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Myosin refers to a group of motor proteins that are essential for muscle contraction. These proteins may also have ATPase activity, catalyzing the hydrolysis of ATP, leaving ADP and an inorganic phosphate. This reaction releases energy which is then used to drive motion e.g. muscle movement.

Myosin is common in all eukaryotes. The most common form is myosin II, used in muscle contraction, but there are 40 different types in the human genome alone.
Myosin II is formed from heavy chains and light chains. The heavy chain consists of three domains: the head region, the tail region and the neck region. The action of myosin also relies on actin. The myosin binds to the actin filaments at the head domain to allow movement along the filament, generally towards the plus end of the actin filament. ATP also binds at this region to provide energy for the movement. The tail region can bind to the molecule the myosin is moving or can connect to other myosin molecules. The neck region provides the site of interaction between the heavy and light chains. It can also act as a lever to allow flexibility of the tail.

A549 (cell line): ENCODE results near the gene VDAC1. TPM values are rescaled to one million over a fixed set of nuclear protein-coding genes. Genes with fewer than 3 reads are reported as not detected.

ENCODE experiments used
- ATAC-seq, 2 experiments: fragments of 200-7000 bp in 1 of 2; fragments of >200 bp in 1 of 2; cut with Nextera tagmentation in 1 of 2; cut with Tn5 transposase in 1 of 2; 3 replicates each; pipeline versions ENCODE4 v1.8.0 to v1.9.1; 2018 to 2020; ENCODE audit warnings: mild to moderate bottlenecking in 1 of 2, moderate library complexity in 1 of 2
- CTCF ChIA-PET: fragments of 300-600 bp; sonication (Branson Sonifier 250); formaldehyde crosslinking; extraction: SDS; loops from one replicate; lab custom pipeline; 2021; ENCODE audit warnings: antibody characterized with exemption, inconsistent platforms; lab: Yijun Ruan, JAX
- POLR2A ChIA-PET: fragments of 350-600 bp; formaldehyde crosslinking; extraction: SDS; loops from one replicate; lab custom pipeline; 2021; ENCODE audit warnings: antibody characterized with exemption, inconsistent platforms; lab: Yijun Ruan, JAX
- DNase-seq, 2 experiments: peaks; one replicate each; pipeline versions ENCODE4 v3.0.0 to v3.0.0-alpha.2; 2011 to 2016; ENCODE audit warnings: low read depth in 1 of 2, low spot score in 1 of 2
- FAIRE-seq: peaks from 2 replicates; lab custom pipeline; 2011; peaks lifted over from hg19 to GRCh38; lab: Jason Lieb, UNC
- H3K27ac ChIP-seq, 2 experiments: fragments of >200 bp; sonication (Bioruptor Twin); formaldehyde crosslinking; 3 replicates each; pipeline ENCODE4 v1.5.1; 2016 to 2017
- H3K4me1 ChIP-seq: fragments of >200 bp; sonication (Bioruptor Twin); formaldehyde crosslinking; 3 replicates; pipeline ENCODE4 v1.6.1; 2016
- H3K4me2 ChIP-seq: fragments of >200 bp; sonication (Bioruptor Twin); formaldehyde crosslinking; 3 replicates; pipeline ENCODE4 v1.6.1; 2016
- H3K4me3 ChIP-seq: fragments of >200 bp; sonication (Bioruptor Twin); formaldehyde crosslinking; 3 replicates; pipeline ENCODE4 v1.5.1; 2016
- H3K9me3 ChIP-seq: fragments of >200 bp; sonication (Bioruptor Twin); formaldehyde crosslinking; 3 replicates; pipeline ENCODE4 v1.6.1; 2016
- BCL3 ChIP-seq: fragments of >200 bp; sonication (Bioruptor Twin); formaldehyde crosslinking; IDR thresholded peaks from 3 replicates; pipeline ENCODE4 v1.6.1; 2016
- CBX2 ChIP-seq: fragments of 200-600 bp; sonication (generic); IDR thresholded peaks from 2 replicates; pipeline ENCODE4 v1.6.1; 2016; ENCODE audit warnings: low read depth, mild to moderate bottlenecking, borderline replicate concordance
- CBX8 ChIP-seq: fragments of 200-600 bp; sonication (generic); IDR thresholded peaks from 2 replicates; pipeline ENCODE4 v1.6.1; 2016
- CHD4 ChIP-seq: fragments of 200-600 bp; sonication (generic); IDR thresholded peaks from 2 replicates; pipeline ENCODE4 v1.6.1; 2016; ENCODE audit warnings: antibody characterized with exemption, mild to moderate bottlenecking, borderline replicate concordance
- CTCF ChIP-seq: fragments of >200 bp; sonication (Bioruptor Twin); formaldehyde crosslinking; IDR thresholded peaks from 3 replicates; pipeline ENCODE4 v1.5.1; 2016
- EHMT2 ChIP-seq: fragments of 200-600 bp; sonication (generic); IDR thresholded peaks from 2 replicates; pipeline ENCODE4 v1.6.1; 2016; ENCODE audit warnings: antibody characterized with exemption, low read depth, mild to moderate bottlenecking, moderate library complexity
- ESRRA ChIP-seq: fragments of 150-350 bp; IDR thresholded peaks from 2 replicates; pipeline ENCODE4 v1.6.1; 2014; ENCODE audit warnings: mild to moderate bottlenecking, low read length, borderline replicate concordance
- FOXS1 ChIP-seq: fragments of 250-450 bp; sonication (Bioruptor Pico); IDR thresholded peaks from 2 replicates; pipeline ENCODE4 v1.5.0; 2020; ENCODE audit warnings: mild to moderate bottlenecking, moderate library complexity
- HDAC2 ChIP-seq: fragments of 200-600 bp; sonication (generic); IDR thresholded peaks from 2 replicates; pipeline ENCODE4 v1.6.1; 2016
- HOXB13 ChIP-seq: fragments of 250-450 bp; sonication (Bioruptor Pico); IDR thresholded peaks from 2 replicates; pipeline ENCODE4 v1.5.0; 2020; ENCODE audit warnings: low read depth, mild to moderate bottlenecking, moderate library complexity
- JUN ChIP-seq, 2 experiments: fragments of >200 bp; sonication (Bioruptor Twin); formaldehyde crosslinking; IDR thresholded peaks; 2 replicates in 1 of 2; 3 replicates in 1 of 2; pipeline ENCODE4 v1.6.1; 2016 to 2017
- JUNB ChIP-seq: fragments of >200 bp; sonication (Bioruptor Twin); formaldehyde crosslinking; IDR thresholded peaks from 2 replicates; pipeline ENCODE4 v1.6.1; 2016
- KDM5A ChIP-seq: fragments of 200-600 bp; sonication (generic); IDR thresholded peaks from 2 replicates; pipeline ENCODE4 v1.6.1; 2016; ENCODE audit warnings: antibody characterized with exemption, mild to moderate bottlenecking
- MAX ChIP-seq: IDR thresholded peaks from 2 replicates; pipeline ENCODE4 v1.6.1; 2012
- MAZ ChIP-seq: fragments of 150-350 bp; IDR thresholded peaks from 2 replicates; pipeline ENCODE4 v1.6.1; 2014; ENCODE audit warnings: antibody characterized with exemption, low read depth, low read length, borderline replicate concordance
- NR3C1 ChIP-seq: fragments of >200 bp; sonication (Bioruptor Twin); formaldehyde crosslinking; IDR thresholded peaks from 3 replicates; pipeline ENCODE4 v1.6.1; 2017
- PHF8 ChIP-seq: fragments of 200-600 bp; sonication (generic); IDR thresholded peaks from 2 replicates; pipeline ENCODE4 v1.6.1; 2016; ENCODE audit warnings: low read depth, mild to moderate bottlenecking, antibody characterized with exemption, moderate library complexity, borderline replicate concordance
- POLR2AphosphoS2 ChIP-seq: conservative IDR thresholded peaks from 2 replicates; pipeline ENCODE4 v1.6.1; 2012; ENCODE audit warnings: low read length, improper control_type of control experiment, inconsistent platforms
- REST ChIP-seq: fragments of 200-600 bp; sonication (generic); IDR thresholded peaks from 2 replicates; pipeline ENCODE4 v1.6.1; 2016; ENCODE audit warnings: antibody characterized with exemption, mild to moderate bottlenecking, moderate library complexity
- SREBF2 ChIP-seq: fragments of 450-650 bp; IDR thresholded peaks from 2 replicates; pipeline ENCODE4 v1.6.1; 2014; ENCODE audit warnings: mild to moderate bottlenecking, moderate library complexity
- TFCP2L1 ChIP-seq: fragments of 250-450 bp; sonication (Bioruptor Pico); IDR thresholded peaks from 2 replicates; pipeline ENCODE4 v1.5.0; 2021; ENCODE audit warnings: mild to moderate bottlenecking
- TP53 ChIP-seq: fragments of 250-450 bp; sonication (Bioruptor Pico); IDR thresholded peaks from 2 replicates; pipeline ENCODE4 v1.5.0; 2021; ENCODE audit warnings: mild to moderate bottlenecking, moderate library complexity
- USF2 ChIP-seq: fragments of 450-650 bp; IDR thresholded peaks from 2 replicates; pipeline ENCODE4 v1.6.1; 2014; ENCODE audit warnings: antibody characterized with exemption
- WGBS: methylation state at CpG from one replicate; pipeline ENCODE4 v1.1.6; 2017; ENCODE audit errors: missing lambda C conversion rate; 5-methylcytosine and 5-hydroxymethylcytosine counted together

Myosin II is made up of two heavy chains which form the bulk the protein and two light chains. The light chains have structural and regulatory roles. They have a similar structure to the protein calmodulin, found in smooth muscle cells[1].


  1. Alberts B. Molecular biology of the cell. 6th ed. New York, NY [u.a.]: Garland Science Taylor and Francis; 2015

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